Larceny is defined as the carrying and taking away of the property of another with the intent to permanently deprive the other person of that property. Under Massachusetts criminal law, the crime of Larceny may be found at Massachusetts General Laws, Chapter 266, Section 30.
If charges were larceny from the person please go to Larceny from the Person.
if larceny charges involves a stolen motor vehicle go to Larceny of a Stolen Motor Vehicle.
Legal Elements of Larceny
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Larceny can be committed in several different ways and each type of Larceny requires the proof of different elements and carries with it different potential punishments if convicted.
Larceny by Stealing
In order to be found guilty of Larceny by Stealing under Massachusetts criminal law, there must be strong evidence of the following legal elements:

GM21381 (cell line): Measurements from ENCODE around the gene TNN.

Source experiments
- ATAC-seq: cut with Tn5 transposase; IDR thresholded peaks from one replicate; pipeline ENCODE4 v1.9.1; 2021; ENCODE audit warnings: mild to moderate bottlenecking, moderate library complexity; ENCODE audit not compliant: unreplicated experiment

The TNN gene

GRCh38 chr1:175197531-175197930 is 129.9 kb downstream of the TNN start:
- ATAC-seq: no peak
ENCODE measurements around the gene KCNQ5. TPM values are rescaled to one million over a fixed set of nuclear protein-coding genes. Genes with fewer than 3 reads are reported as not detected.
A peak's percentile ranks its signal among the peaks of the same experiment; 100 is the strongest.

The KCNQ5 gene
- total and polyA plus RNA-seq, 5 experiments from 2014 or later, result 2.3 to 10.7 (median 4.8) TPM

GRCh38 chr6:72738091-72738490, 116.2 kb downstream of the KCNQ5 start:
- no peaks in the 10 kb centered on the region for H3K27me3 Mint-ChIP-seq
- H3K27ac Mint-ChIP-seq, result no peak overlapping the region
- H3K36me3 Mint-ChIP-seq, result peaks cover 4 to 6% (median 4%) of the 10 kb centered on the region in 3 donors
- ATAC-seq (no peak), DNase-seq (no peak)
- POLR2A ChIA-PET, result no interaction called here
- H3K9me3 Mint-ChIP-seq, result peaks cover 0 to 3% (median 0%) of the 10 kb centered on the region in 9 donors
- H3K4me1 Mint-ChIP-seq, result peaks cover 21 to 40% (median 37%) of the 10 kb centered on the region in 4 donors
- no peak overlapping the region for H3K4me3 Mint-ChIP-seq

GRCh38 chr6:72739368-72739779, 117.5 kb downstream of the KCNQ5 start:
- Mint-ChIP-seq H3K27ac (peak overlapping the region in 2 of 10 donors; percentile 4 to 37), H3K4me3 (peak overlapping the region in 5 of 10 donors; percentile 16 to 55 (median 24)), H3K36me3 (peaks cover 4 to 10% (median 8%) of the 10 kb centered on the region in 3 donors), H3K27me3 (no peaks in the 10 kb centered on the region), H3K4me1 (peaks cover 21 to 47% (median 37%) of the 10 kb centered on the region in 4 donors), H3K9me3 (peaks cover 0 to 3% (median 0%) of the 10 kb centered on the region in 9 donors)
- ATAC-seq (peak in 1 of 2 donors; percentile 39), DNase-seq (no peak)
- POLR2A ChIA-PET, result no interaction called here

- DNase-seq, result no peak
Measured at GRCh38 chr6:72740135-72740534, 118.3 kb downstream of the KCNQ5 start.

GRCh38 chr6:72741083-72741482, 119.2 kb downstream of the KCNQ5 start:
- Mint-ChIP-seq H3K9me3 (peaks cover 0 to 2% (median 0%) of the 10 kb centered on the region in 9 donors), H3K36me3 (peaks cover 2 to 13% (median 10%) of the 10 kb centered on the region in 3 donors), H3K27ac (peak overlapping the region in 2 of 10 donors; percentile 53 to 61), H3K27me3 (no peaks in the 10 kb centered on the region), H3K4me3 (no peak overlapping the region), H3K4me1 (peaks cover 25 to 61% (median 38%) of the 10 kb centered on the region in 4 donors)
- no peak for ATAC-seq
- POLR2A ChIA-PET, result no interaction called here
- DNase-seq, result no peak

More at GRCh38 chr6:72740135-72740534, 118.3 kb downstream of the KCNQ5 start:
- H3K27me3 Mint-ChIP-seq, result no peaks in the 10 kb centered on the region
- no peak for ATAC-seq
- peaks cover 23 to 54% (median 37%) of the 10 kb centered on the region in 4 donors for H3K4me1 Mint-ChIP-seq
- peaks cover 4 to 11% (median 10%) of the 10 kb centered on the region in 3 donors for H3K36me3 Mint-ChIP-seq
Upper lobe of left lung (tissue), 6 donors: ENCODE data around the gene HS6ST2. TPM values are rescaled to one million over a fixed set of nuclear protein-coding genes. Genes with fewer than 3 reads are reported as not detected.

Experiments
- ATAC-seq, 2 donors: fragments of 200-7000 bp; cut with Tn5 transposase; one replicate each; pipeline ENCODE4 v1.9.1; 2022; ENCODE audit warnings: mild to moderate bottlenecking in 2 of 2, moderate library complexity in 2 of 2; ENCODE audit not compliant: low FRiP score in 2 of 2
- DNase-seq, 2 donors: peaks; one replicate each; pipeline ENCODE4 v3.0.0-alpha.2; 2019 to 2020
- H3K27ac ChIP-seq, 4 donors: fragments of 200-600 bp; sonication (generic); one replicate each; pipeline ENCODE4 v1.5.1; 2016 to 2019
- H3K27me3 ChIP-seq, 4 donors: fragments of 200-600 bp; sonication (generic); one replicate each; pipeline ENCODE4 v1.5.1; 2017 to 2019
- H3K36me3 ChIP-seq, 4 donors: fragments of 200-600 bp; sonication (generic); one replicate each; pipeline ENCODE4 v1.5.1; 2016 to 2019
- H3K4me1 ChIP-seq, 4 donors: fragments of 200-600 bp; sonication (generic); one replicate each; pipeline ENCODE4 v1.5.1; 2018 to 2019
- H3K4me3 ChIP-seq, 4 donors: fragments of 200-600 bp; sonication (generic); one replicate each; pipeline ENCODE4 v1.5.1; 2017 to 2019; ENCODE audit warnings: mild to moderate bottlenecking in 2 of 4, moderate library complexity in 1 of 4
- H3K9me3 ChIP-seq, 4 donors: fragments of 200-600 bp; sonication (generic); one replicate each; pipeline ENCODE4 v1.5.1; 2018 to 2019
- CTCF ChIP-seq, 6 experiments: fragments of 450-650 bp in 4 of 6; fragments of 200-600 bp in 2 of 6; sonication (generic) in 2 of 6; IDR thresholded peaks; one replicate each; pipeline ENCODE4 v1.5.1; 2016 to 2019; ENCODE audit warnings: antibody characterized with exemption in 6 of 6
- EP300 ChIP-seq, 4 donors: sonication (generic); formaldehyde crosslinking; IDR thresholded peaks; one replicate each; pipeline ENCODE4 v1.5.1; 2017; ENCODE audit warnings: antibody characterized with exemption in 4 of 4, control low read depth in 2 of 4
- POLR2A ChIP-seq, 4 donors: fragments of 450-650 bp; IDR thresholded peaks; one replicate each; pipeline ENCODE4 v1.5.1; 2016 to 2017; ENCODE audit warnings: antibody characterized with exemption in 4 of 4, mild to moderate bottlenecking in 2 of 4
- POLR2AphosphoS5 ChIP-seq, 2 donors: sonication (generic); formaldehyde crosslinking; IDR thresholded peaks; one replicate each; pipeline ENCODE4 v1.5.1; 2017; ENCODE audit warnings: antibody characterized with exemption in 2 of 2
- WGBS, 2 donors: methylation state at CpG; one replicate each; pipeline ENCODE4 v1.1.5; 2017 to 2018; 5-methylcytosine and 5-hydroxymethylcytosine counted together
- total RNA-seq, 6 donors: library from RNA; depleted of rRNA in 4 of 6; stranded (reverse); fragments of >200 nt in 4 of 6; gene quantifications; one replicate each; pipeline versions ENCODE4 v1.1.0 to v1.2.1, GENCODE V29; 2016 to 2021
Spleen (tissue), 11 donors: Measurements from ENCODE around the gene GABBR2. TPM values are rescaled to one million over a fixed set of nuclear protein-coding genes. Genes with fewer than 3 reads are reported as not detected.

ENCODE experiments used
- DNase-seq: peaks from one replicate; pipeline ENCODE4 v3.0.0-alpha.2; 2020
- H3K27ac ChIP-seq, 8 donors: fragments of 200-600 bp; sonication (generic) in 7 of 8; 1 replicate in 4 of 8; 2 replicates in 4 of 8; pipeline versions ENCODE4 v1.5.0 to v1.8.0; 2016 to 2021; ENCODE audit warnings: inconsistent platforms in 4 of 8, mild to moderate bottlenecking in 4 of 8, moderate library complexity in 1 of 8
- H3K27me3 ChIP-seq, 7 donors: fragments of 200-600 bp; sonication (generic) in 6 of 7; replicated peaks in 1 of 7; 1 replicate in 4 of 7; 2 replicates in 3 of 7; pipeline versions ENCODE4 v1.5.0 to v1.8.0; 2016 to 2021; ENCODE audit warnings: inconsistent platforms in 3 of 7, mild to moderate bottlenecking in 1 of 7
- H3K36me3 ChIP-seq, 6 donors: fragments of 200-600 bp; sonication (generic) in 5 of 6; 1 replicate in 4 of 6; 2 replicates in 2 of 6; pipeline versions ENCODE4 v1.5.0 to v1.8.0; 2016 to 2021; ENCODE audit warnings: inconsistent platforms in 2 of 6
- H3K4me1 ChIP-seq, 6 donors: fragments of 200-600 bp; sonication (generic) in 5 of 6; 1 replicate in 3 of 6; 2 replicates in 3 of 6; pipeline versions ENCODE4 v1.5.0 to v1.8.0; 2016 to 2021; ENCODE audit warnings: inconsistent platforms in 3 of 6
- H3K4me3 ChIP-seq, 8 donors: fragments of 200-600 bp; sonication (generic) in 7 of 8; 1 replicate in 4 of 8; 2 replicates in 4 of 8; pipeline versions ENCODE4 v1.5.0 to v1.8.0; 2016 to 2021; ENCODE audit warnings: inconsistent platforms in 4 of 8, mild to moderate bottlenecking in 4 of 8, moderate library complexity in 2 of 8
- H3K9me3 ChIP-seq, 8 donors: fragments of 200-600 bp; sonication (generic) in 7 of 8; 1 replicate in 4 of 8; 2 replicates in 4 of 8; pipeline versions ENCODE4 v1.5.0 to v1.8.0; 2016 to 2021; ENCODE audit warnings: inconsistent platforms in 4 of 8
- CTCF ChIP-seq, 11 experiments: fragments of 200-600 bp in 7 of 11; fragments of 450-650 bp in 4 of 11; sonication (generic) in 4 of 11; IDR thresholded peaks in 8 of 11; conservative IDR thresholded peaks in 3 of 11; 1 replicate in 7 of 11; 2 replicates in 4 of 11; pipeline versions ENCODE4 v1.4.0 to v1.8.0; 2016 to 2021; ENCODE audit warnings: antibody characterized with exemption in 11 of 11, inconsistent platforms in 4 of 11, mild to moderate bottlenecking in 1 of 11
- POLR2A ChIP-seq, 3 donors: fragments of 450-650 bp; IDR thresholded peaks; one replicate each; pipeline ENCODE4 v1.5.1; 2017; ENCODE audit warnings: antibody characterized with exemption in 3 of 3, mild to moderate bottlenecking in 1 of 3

- the defendant took and carried away property;
- that the property was owned or possessed by someone other than the defendant; and
- the defendant did so with the intent to permanently deprive that person of the property.
For the defendant to have taken and carried away property, he or she unlawfully physically transferred the property from the other person’s control or possession to his or her own possession or control. It does not matter if the transfer involves only slight movement or the property, or if it lasts only for a short time.
Property involved may include money, movable items of personal property, records, items, anything that is part of or attached to real estate, and domesticated animals.
Larceny by False Pretenses
In order to be found guilty of Larceny by False Pretenses under Massachusetts criminal law, there must be strong evidence of the following legal elements:
- that the defendant made a false statement of fact;
- that the defendant knew or believed that the statement was false when he or she made it;
- that the defendant made the false statement of fact with the intent that the alleged victim rely on it as true; and
- that the alleged victim did in fact rely on the statement as true and as a result of that reliance subsequently parted with the property in question.
A false statement may be made orally, in writing, or by acts or in whatever way that ideas may be communicated to another person.
Examples of Larceny by False Pretenses